found an honest to goodness bug in base r, fixed via distributed team effort.
started watching broad city. mumus get a bad rap.
rented a comfy place in stockholm, mostly working. seventy five, allright, allright.
toured the town.
trained to uppsala.
visited the vasa, sank thanks to swedish shipwrongs.
hung out at the hockey stadium.
walked around the open-air museum all day..
..drawn in 1649 without lifting the quill.
wonder about the tingling equivalent of when someone thinks about you while masturbating. just, still, in the ears?
..in japan, this would surely be pornographic.
find stark inequalities no further than the other side of the screen.
read a dismal book on behavioral economics. who cares.
imagine that four people share a meal and the bill comes to $100. now, if everyone at the table pays $25, every person would feel some pain of paying. in order to make this less abstract, let's assign "units" as a measure of pain. we'll assume that paying $25 translates into 10 units of pain for a total of 40 units of pain for the whole table when it comes time to split the bill. but what if one person pays the entire bill? since the pain of paying dos not increase linearly with the amount of payment, the person who is paying will feel 10 units of pain for the first $25 that he or she pays; maybe 7 units for the next $25; 5 units for the next $25; and 4 units for the last $25. the total of 26 units of pain lowers the amount of pain for the entire table by 14 units. the general point is this: we all love getting our meals for nothing, and as long as we can alternate payers, we can enjoy many FREE! dinners and derive greater overall benefit from our friendships in the process.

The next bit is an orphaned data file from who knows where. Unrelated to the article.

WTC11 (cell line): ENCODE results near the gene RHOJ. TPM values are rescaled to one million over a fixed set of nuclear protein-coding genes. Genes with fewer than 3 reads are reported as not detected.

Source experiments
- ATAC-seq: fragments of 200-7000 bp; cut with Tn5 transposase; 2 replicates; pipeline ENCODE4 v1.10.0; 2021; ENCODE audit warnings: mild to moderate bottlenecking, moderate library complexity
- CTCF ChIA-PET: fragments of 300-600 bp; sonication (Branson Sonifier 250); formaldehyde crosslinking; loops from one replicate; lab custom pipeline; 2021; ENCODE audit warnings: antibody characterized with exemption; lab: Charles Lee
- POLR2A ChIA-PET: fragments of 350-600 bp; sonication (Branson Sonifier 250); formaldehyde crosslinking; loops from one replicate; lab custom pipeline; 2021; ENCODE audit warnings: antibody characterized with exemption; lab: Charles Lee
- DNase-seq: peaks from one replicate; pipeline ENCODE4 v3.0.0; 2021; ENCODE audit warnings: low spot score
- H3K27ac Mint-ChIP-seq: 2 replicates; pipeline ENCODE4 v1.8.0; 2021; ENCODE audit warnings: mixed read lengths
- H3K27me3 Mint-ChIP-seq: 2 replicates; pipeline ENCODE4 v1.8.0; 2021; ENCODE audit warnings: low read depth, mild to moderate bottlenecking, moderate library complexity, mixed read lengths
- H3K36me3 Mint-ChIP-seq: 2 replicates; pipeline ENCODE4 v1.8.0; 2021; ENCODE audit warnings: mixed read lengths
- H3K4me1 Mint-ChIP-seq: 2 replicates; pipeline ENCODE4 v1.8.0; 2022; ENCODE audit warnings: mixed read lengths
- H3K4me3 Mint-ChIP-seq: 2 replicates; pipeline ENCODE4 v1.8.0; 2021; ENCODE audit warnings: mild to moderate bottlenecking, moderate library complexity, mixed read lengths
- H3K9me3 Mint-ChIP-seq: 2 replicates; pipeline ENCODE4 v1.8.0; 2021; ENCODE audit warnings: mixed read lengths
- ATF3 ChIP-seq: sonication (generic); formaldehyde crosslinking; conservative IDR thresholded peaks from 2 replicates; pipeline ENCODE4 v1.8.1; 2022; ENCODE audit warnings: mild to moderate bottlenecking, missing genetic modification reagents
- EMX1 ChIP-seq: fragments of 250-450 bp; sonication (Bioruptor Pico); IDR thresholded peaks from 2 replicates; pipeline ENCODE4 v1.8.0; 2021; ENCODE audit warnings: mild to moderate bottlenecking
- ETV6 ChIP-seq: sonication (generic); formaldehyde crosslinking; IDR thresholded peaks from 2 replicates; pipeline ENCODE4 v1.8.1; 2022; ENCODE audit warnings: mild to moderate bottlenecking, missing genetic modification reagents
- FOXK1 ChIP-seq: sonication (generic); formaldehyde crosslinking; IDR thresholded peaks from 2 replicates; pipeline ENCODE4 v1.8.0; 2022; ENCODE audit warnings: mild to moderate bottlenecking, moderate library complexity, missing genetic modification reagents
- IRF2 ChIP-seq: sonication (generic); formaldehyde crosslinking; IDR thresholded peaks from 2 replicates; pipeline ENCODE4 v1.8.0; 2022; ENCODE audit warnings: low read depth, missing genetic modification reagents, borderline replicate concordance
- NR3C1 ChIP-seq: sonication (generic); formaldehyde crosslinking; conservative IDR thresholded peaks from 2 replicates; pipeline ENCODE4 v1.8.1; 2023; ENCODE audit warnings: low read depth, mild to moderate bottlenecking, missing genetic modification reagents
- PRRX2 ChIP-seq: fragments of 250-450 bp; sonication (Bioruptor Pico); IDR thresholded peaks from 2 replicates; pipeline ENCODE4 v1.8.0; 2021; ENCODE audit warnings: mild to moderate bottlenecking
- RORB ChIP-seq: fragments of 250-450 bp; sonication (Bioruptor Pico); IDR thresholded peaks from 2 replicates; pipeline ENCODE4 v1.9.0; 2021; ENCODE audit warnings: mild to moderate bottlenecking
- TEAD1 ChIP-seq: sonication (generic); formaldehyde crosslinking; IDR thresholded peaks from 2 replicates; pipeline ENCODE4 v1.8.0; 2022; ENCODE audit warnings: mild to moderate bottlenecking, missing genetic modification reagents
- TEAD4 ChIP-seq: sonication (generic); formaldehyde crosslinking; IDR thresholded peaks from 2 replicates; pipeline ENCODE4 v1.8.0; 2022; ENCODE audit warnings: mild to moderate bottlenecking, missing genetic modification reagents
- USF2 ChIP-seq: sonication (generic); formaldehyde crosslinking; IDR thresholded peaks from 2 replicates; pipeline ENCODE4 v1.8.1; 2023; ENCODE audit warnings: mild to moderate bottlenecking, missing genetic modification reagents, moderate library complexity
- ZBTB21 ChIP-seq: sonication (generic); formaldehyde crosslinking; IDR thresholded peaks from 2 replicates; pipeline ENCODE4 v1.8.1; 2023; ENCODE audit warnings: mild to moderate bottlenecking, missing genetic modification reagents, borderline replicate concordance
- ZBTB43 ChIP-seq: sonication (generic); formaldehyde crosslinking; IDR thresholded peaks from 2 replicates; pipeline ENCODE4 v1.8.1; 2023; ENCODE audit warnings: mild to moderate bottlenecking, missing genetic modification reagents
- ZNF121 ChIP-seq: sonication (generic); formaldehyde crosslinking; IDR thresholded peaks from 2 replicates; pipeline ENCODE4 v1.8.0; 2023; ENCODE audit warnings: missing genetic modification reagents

when the starbursts cost a cent apiece, the average number of candies per customer was 3.5, but when the price went down to zero, the average went down to 1.1 per customer
when the waitress came to bring us the check and take away the plate with the lone sushi, i asked her how often people leave a single piece at the end of the meal. "oh," she said, "i find one extra piece left almost every time. i think it is even more common than people finishing all their sushi."
if people actually get more satisfaction out of a product that has been hyped, has the marketer done anything worse than sell the sizzle along with the steak?